Tiger Woods points at Phil Mickelson during the 2021 Players Championship.

Tiger Woods points at Phil Mickelson during the 2021 Players Championship.

4. Tiger Woods. For all his flaws and poor decisions, Eldrick’s brilliance has produced a body of work to behold—the cause of so much joy to so many people for so many years. Woods is the greatest pressure performer in sports history. Jordan had help. Brady has an offensive line. Tiger did it alone. In 50 years, his achievements will border on the unfathomable.

3. You haven’t seen it all until you’ve been inside the men’s locker room at Seminole GC, which the immortal Dan Jenkins described as “one of the better places in Florida to change your shoes.” From the trophy-cluttered sitting areas (all from amateur events) to the colossal collection of photo albums and stuffed animal heads glaring down from the walls, the room looks like someone opened a golf museum inside a hunting lodge, then added a touch of timeless style in case a visitor gets bored after three or four hours.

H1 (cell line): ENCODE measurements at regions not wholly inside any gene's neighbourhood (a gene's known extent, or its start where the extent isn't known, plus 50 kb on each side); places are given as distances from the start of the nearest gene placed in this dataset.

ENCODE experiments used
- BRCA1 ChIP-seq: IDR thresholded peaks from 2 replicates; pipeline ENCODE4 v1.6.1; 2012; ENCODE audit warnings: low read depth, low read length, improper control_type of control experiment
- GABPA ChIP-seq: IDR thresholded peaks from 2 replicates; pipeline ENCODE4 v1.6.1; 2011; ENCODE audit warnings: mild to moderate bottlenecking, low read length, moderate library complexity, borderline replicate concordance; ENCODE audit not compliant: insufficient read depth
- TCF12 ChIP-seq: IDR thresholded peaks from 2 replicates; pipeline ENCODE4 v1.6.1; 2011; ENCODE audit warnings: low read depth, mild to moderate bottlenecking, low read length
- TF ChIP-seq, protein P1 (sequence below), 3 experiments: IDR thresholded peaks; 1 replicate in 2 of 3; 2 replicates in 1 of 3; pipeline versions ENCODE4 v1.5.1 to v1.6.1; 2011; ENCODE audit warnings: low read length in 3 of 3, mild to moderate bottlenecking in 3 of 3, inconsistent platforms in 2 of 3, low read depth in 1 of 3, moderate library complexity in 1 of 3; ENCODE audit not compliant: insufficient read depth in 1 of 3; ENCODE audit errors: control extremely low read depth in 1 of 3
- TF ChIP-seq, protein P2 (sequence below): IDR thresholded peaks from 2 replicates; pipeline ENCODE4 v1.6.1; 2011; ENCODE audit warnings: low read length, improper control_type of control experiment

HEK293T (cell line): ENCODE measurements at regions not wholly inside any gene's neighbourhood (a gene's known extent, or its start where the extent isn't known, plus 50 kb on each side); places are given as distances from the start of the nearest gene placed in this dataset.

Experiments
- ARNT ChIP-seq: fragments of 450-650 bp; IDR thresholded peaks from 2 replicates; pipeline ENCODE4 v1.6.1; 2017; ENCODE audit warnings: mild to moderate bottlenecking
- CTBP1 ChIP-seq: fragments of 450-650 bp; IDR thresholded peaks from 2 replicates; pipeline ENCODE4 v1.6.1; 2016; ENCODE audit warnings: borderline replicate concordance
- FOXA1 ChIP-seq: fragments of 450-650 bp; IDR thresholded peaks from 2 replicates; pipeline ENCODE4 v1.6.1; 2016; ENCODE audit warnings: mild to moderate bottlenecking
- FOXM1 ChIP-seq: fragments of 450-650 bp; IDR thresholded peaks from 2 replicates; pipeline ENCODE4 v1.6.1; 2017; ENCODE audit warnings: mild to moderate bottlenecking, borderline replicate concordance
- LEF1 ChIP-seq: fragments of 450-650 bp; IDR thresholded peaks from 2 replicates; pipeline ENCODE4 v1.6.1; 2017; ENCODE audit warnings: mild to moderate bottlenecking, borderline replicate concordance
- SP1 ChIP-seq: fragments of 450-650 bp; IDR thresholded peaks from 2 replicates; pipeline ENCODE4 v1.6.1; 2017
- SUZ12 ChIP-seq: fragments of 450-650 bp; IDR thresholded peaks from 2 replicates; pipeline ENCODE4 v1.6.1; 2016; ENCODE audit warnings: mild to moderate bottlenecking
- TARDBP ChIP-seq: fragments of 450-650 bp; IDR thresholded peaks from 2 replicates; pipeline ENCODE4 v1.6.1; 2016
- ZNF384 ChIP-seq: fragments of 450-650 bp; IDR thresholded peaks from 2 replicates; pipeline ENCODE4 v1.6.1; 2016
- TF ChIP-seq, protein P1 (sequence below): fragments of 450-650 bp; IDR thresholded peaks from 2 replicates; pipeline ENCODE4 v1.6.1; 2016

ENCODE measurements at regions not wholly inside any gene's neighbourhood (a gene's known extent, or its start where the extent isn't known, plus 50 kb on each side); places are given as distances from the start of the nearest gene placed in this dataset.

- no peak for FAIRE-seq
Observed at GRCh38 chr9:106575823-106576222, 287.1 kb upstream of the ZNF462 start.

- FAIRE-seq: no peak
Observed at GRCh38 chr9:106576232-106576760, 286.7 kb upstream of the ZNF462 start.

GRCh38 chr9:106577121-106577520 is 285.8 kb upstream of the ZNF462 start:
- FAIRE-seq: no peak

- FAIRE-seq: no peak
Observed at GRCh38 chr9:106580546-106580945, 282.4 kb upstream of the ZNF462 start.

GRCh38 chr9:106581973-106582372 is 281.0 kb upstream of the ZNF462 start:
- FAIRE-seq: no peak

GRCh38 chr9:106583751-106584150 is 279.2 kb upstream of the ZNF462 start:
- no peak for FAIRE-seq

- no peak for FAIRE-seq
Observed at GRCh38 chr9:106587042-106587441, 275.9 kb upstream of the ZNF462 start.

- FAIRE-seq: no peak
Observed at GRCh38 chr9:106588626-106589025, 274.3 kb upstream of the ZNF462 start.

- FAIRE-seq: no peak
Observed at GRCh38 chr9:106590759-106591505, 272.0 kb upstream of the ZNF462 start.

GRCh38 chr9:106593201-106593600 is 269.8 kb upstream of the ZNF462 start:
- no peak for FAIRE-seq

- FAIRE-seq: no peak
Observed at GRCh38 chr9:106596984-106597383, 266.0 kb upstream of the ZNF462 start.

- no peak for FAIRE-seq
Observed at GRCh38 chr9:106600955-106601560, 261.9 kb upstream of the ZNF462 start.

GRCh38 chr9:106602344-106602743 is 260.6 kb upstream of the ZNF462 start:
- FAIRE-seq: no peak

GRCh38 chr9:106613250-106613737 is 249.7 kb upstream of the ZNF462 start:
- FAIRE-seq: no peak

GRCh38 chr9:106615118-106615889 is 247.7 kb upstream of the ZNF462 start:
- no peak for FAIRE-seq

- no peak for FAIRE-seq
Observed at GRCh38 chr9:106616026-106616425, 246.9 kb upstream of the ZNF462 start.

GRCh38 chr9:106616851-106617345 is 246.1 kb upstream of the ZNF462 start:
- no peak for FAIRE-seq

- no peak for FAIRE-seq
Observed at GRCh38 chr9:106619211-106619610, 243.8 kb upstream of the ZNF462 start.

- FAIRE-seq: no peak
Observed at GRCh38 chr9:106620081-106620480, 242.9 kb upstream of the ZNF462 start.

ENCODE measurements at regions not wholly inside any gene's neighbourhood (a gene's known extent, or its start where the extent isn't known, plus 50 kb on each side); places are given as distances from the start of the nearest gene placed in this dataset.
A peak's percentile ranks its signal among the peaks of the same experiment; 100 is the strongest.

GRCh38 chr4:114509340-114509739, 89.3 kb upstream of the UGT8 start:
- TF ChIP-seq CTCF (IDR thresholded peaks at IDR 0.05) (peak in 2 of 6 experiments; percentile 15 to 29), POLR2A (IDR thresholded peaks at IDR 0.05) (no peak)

2. The Super Bowl has become a bloated spectacle — everything but the football seems to matter. The six games of the 2021 World Series lasted an average of 3 hours and 41 minutes. Pro golf has four major championships, each different in personality but almost identical in competitive structure. None of them have overtly succumbed to the influences of corporate America or commercial revenue. Not yet, anyway. The Masters is the best sporting event known to mankind, but this year’s PGA Championship and U.S. Open produced two of the best final rounds imaginable. When it comes to the competitive pinnacle, no sport boasts a more compelling or watchable product.

1. My 73-year-old father in-law just bought his wife of 52 years a Ping putter for her birthday. She didn’t need a pair of shoulder pads and probably couldn’t find much use for a hockey stick. Golf is the game of a lifetime, a recreational force of nature that brings people of all ages, shapes and sizes closer, even when they’ve known each other for more than a half-century. Apparently, Nana wants to make more putts. Can you blame the woman?